Kira:  This book is great if you are into futurism and just like what’s happening and should I geek out on like predictions that are research backed. So that’s one of them. Of course, The Highly Sensitive Person, Rob, have you read that book?

Rob:  I have not.

Kira:  Okay.

Rob:  I have a feeling I might be too insensitive to actually read that book, I don’t know.

Kira:  As I asked you that question I was like, I don’t think this is your book.

Rob:  That’s not my kind of book.

Kira:  By Elaine Aron. I know I get so obnoxious and sometimes caring about people who are highly sensitive it’s serious like, come on, we’re tired of hearing about how you’re so sensitive to the world and you can’t handle anything, but it’s also a good book if you know that you tend to be more sensitive, if you know like my children are more sensitive. I am about halfway through, but it’s just been helpful to learn more. And again, it’s all about self-awareness. And then I’ll just share one more. So Run to Win by the president of Emily’s list, Stephanie Schriock. And so this is all about campaigning. And so like I mentioned, I’m trying to get involved kind of in the more the DC scene and volunteer and support different campaigns. And so my head is in the space of just like, how does what we do as copywriters translate to political campaigns.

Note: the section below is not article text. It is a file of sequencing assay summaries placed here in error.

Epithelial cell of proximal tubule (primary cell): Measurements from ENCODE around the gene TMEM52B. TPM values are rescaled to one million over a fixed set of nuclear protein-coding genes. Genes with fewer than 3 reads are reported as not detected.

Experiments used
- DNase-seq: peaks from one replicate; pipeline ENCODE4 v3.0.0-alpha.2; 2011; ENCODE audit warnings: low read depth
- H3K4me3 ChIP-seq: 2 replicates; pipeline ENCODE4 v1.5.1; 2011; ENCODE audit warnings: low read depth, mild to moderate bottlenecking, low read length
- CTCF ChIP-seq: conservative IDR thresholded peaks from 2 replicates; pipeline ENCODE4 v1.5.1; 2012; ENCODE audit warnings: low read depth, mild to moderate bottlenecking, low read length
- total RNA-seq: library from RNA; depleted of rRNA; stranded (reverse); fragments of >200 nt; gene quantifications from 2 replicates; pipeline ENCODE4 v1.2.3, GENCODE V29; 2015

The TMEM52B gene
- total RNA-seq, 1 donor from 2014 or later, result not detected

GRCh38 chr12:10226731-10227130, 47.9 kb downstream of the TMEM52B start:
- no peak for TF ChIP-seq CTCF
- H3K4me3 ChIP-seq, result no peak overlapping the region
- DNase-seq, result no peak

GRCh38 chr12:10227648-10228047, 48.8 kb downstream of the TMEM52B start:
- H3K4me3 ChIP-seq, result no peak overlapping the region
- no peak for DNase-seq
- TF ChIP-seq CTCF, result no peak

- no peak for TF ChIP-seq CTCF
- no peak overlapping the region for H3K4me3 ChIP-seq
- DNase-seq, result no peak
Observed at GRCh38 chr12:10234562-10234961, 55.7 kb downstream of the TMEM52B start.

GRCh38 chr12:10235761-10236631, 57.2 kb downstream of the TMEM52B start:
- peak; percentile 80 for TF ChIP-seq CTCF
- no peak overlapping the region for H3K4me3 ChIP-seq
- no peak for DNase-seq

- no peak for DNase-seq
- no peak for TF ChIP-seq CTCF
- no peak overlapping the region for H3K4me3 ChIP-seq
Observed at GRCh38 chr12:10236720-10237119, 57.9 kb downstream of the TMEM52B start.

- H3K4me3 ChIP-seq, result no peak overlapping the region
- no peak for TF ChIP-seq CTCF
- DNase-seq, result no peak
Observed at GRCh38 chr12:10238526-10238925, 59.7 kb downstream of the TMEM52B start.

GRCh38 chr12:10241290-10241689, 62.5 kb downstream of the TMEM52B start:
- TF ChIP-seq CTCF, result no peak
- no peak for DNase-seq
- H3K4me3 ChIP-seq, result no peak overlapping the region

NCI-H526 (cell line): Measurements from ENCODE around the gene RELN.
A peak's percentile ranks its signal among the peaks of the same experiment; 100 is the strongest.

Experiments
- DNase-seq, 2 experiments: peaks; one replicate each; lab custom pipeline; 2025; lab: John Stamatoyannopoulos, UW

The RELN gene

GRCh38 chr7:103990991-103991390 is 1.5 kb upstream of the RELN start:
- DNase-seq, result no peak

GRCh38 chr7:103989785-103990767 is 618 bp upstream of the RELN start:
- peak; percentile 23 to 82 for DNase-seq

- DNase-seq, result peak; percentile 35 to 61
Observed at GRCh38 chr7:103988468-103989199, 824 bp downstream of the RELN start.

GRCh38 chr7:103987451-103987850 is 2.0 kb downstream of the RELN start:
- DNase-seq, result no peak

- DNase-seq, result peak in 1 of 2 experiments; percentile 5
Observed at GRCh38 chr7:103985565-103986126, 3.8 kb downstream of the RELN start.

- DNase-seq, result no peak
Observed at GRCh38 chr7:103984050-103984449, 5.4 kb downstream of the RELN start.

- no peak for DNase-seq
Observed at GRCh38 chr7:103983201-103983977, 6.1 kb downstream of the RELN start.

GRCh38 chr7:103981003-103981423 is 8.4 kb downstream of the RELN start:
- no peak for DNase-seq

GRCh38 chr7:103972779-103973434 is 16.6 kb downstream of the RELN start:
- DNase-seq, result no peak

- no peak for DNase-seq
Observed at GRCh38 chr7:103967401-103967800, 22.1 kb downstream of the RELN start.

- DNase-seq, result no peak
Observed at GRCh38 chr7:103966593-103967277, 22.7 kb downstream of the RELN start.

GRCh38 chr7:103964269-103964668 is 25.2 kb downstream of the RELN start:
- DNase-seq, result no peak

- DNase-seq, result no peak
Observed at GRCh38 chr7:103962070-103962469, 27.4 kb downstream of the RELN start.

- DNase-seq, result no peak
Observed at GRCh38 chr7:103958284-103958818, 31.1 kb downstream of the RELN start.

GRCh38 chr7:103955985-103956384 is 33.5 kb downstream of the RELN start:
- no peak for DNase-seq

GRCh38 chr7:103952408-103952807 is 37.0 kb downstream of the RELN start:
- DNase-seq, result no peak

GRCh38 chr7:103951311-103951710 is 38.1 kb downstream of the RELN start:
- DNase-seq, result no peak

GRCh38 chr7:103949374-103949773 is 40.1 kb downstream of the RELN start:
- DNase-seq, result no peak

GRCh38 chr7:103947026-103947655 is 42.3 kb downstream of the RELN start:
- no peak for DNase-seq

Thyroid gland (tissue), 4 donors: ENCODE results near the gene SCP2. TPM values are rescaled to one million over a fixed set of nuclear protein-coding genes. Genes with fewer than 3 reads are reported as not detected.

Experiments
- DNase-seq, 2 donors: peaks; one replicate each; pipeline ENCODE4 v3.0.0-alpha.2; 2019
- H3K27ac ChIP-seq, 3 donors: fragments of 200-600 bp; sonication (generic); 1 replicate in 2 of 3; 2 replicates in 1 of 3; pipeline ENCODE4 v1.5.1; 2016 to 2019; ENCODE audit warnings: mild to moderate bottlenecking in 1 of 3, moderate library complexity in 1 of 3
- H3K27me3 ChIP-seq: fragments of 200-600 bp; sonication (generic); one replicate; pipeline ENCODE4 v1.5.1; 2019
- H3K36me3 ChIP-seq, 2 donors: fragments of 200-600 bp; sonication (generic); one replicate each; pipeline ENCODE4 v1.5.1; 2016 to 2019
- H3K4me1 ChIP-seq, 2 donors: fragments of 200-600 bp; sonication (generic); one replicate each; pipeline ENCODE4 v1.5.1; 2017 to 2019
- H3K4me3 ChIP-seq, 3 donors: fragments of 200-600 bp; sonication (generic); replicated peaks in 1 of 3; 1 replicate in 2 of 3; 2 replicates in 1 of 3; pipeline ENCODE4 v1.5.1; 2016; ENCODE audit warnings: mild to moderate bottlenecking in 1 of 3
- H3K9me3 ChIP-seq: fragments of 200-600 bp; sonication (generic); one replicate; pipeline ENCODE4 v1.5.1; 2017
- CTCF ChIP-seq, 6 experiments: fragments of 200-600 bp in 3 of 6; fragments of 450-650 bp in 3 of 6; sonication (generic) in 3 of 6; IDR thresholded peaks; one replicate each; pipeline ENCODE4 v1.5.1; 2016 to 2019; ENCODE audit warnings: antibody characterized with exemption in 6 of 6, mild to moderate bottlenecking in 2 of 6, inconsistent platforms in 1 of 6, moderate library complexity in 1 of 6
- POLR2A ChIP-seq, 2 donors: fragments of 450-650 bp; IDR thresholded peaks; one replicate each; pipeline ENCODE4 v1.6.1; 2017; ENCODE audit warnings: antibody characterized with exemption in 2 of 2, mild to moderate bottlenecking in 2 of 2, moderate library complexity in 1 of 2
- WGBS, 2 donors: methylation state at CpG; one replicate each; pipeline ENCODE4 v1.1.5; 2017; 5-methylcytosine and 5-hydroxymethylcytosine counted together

And I know it does, but I just have to kind of put the pieces together to connect the dots. And so that’s another space I’m interested. And the last book I will share is one that our babysitter shared with me because I think, well, I need more fiction in my life. So it’s called The Vanishing Half. It’s a top bestseller book right now by Brit Bennett. So I’m just getting into that because I have a really hard time reading fiction. So I’m trying to do it and expand.

Rob:  Nice.

Kira:  What are you reading?

Rob:  That’s a good list. So a couple of books that I’m reading. So one of our mentors sent us this book by Anthony Sullivan. He’s a pitch guy at Home Shopping Network and I think was best friends with Billy Mays, the OxiClean guy, I think he pitches for OxiClean now. It’s called You Get What You Pitch For. It’s really a good book. It’s about sales, but it’s about more than sales. It’s really about preparing the space so that your message can be heard. And it’s really good. It’s actually a really good match for another book that I started listening to this morning called The Catalyst by Jonah Berger, which is all about change and how do you respond to reactants. And there’s five ways that when somebody is trying to convince us of something or persuade us of something that we react with resistance or inertia or distance, and it’s really all about overcoming that. And those two books together pair really well.

It got me thinking about a couple of things and may actually spur the idea for another newsletter in the Underground. So I’m liking those both. Some fiction that I’ve been reading recently, an author that I used to read when I was in my 20s and hadn’t picked up in a long time and a friend reached out and said, “Hey, do you remember this author?” And so I picked up one book that I’d read of his before, and then another his name is Julian Barnes. His book, A History of the World in 10 and a Half Chapters, is funny and really well-written.